Student loan Refinance: Fixed rates from 3.46% APR to 5.98% APR (with AutoPay). Variable rates from 2.05% APR to 5.98% APR (with AutoPay). Interest rates on variable rate loans are capped at either 8.95% or 9.95% depending on term of loan. See APR examples and terms. Lowest variable rate of 2.05% APR assumes current 1 month LIBOR rate of 2.05% minus 0.15% margin minus 0.25% ACH discount. Not all borrowers receive the lowest rate. If approved for a loan, the fixed or variable interest rate offered will depend on your creditworthiness, and the term of the loan and other factors, and will be within the ranges of rates listed above. For the SoFi variable rate loan, the 1-month LIBOR index will adjust monthly and the loan payment will be re-amortized and may change monthly. APRs for variable rate loans may increase after origination if the LIBOR index increases. See eligibility details. The SoFi 0.25% AutoPay interest rate reduction requires you to agree to make monthly principal and interest payments by an automatic monthly deduction from a savings or checking account. The benefit will discontinue and be lost for periods in which you do not pay by automatic deduction from a savings or checking account. *To check the rates and terms you qualify for, SoFi conducts a soft credit inquiry. Unlike hard credit inquiries, soft credit inquiries (or soft credit pulls) do not impact your credit score. Soft credit inquiries allow SoFi to show you what rates and terms SoFi can offer you up front. After seeing your rates, if you choose a product and continue your application, we will request your full credit report from one or more consumer reporting agencies, which is considered a hard credit inquiry. Hard credit inquiries (or hard credit pulls) are required for SoFi to be able to issue you a loan. In addition to requiring your explicit permission, these credit pulls may impact your credit score. Terms and Conditions Apply. SOFI RESERVES THE RIGHT TO MODIFY OR DISCONTINUE PRODUCTS AND BENEFITS AT ANY TIME WITHOUT NOTICE.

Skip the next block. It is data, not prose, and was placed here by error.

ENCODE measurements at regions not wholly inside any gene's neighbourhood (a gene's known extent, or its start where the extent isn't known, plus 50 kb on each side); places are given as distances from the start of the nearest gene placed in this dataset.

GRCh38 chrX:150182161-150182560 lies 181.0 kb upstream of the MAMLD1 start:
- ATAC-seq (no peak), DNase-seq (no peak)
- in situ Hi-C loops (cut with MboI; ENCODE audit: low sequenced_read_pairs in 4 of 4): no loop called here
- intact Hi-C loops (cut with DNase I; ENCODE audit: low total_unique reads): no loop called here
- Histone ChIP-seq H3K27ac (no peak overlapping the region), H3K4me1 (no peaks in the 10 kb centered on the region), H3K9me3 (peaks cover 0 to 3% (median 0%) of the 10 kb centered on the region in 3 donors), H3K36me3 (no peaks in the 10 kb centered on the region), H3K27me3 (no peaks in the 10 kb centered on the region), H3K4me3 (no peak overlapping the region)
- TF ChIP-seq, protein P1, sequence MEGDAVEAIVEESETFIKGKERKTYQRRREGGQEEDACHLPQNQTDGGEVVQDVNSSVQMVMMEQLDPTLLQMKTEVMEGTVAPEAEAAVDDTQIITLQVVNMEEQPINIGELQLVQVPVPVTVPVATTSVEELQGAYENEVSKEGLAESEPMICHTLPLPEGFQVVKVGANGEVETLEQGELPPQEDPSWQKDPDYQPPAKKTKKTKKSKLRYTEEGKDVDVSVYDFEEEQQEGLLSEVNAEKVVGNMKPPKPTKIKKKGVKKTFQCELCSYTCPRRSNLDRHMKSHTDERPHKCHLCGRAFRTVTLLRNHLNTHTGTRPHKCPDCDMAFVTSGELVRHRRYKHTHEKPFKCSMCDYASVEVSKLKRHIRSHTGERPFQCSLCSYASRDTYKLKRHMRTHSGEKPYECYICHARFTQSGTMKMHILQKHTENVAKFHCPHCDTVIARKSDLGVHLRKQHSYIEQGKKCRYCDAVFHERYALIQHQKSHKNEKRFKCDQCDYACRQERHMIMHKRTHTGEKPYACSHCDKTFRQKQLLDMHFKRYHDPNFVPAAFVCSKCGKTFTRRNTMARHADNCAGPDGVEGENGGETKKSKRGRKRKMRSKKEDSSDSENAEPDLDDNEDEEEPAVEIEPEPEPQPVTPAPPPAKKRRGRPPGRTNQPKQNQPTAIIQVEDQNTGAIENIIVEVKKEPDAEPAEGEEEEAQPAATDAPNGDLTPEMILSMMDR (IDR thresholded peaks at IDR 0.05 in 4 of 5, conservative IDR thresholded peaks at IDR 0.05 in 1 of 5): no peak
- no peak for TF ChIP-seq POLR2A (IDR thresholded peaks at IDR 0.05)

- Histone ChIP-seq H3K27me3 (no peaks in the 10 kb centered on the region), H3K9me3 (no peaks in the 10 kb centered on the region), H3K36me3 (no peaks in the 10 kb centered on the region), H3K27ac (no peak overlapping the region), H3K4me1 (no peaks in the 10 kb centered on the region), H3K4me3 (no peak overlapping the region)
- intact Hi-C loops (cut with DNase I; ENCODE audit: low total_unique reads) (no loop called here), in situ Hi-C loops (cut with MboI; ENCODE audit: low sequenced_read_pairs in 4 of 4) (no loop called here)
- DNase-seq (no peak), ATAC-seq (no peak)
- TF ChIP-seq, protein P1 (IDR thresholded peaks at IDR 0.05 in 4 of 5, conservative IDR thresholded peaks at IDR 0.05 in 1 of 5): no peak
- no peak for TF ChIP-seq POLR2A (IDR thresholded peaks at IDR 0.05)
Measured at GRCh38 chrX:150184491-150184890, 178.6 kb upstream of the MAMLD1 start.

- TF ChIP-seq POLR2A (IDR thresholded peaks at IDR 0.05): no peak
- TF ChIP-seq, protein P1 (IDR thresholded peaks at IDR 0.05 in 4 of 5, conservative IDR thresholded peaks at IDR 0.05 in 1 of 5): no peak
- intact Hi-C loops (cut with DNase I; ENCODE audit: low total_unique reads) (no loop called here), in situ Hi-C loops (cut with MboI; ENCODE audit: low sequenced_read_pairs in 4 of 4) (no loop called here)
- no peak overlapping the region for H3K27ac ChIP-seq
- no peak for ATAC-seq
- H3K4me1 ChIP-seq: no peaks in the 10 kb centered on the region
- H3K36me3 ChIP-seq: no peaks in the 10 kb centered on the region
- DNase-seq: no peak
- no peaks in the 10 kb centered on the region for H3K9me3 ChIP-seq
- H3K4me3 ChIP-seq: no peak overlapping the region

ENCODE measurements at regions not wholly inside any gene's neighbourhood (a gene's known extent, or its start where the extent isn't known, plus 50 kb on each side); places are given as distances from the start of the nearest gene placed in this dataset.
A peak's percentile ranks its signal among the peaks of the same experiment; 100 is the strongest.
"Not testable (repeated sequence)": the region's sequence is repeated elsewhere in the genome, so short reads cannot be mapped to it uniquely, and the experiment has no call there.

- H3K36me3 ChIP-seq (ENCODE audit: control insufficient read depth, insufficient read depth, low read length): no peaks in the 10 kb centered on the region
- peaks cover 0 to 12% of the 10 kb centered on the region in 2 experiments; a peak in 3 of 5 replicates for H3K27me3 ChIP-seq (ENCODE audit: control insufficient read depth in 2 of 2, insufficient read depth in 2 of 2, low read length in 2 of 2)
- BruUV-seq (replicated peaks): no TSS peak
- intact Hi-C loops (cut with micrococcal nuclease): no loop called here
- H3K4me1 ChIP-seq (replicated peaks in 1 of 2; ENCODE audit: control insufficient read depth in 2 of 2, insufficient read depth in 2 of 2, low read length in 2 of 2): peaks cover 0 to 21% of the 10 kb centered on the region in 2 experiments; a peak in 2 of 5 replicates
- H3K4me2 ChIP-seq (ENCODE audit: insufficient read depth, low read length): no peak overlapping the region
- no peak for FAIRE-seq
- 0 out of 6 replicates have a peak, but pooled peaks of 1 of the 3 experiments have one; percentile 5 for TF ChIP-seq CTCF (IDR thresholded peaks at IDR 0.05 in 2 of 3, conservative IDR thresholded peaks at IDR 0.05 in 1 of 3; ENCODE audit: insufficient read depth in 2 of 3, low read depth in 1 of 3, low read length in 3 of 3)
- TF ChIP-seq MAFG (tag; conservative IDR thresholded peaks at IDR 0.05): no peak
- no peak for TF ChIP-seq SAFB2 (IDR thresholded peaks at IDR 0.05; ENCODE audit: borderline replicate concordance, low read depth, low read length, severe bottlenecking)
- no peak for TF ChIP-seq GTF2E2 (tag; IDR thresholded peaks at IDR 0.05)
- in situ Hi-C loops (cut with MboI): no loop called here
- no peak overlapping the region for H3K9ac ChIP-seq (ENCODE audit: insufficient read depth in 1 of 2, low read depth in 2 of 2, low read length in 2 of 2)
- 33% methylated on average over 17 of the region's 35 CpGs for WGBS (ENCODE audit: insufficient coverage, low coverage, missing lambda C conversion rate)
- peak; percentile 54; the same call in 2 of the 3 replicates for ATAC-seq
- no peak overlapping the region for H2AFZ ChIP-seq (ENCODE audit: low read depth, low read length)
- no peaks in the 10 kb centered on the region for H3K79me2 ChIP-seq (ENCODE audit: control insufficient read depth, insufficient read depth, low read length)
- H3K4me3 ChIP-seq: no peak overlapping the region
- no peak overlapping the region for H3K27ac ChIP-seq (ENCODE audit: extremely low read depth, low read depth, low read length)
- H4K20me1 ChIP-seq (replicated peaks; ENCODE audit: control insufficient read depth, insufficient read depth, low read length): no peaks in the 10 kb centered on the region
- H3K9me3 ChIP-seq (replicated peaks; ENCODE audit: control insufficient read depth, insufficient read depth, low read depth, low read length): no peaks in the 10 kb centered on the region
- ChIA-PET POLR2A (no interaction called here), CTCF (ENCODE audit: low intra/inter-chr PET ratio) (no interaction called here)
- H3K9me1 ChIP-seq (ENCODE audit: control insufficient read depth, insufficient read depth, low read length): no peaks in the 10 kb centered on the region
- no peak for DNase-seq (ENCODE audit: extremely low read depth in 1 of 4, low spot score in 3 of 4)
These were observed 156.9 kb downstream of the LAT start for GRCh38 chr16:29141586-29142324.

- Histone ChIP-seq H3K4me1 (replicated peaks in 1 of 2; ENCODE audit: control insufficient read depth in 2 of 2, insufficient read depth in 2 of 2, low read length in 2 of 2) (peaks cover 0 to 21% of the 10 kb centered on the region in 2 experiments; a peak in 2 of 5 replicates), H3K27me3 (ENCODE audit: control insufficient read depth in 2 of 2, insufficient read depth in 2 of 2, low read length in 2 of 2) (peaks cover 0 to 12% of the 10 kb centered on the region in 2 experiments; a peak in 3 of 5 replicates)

I will start repaying my 75,000 loan (undergrad/grad). I’m a military spouse and currently don’t have a job. How I can tackle my student loan with only 1 income. I’m planning to join the Navy reserve, will that help forgive some of my loan? What is the best way to pay off my loan considering our current income situation? I can pay at least 200 a month but can I do that or the FedLoan servicing will set the amount that I need to pay? You’re feedback will be very helpful. Thank you.
If Lender agrees (in its sole discretion) to postpone or reduce any monthly payment(s) for a period of time, interest on the loan will continue to accrue for each day principal is owed. Although the borrower might not be required to make payments during such a period, the borrower may continue to make payments during such a period. Making payments, or paying some of the interest, will reduce the total amount that will be required to be paid over the life of the loan. Interest not paid during any period when Lender has agreed to postpone or reduce any monthly payment will be added to the principal balance through capitalization (compounding) at the end of such a period, one month before the borrower is required to resume making regular monthly payments.
Additional student loan repayment assistance programs (LRAPs): There may be other national or organizational student loan repayment assistance programs offered for public service professions. The National Institutes of Health, for example, offers up to $35,000 in debt assistance annually to health professionals who are appointed by the institutes to conduct research. The American Bar Association has a list of state LRAPs for lawyers.